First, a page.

ABS129 - Translanguaging during instructional conversation: A means for linguistic and educational mediation
Paper in a Working Group Roundtable (WGRT)
11:00 AM, Tuesday 29 Aug 2017 (1 hour)
Midday Meal 12:00 PM to 01:30 PM (1 hour 30 minutes)
Convention Center - 2000 A - Table D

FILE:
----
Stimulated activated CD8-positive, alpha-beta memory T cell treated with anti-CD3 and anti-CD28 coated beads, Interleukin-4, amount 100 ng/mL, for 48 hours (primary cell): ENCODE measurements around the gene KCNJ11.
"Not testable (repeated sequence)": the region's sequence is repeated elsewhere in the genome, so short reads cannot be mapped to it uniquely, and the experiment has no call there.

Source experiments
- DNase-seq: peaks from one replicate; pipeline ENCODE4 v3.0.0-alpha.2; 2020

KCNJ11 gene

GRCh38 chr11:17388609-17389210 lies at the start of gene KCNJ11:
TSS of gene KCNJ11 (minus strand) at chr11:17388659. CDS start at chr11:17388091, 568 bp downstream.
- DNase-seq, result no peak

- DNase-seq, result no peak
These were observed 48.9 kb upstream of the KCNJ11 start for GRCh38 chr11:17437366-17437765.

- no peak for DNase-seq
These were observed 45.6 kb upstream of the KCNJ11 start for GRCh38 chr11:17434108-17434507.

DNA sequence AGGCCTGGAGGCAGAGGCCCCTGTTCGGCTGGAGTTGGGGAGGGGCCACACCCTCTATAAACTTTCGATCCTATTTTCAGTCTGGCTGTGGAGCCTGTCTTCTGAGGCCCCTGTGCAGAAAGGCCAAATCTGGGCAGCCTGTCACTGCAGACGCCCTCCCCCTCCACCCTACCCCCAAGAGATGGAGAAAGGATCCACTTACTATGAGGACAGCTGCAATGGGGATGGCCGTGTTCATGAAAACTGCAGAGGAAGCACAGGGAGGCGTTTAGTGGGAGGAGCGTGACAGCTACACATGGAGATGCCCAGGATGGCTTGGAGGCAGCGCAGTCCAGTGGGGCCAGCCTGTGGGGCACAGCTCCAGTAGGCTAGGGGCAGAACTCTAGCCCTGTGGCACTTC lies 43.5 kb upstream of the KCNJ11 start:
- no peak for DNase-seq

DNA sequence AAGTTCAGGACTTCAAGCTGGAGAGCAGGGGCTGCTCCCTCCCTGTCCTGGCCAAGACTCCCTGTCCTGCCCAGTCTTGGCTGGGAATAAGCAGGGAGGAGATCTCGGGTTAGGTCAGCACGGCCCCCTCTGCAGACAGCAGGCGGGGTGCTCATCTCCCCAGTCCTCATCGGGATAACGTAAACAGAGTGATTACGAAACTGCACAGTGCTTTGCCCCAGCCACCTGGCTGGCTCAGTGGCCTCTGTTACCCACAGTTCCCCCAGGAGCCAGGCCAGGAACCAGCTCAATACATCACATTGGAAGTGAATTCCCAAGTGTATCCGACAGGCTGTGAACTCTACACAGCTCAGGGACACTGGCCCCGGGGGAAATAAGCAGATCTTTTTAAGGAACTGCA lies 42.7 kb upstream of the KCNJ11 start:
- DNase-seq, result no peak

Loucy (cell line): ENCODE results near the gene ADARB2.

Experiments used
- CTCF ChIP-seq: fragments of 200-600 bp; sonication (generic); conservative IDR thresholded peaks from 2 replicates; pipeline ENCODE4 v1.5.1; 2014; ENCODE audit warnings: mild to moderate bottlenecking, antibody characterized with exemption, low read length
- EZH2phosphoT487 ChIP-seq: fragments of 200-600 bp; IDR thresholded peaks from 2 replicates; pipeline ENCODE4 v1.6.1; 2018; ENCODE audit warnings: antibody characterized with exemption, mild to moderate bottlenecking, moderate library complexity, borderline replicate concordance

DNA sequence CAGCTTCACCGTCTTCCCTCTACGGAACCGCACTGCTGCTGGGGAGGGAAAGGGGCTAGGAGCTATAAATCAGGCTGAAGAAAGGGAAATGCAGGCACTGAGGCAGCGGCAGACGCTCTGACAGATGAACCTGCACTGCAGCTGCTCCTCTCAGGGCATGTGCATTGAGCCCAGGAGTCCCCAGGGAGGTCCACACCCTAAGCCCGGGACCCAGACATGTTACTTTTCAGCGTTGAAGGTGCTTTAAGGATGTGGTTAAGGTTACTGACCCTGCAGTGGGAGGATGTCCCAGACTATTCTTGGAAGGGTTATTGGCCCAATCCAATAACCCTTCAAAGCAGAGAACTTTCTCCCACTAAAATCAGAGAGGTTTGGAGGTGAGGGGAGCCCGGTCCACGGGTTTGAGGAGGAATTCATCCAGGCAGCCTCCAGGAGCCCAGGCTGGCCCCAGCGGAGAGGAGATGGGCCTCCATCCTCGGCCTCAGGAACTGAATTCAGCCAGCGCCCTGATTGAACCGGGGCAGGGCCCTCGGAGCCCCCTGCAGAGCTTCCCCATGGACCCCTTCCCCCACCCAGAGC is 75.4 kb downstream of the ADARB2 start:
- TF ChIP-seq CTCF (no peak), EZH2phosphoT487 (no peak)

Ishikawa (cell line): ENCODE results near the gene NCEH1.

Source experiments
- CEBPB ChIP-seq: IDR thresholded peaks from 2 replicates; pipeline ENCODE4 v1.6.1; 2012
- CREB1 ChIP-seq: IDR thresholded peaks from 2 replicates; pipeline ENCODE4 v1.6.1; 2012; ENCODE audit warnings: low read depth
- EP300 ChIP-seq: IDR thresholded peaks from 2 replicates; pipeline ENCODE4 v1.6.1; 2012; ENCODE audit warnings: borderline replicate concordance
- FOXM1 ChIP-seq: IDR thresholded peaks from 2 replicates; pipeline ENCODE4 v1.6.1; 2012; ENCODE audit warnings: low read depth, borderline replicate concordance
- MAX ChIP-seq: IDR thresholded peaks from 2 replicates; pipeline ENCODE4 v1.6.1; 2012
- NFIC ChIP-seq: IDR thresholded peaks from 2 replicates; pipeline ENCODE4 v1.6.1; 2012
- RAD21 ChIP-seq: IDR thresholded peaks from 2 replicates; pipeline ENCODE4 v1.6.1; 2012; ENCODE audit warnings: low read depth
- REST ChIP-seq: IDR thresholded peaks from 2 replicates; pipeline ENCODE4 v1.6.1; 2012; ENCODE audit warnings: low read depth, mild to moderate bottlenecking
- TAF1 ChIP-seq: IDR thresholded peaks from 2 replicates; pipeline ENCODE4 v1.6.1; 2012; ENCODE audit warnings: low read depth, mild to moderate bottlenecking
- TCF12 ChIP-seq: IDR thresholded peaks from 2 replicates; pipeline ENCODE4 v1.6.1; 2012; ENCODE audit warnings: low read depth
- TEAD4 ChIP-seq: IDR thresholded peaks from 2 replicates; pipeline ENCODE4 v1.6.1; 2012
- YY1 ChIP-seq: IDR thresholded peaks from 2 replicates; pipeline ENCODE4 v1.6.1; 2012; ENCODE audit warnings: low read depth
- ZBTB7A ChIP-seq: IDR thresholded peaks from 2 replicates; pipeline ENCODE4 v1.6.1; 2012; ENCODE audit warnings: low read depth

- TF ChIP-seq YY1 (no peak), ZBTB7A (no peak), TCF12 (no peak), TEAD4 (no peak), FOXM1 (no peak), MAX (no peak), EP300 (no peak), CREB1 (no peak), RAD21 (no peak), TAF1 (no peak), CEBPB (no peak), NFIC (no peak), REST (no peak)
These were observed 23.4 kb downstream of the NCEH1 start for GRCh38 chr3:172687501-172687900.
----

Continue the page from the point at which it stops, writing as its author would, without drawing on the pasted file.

Translanguaging is the fluid use of various languages to communicate. It is considered a natural act of bilinguals; however, in some educational settings, it is underused and even discouraged. Yet, the literature indicates that translanguaging fosters the linguistic and cognitive development of multilingual children. The results of this study demonstrate that translanguaging encouraged the engagement and verbalizations of multilingual children during Instructional Conversation and provided opportunities for linguistic and educational mediation. An Instructional Conversation is a discussion centered on a learning goal between small groups of children and an educator. From 27 hours of video data, three sequences were identified in which the educators encouraged translanguaging, and the multilingual children responded with increased verbalizations and shifts in behaviors marking increased engagement. Across these sequences, the educators positioned themselves and the children as coparticipants during the Instructional Conversation. The discourse contained clear indicators that expertise was distributed among participants. This positioning and distribution of expertise appeared to promote the translanguaging and engagement of multilingual children. The results support the use of translanguaging as an alternative to more traditional ways of talking with young multilingual children. The examples could be used for educator professional development and reflection.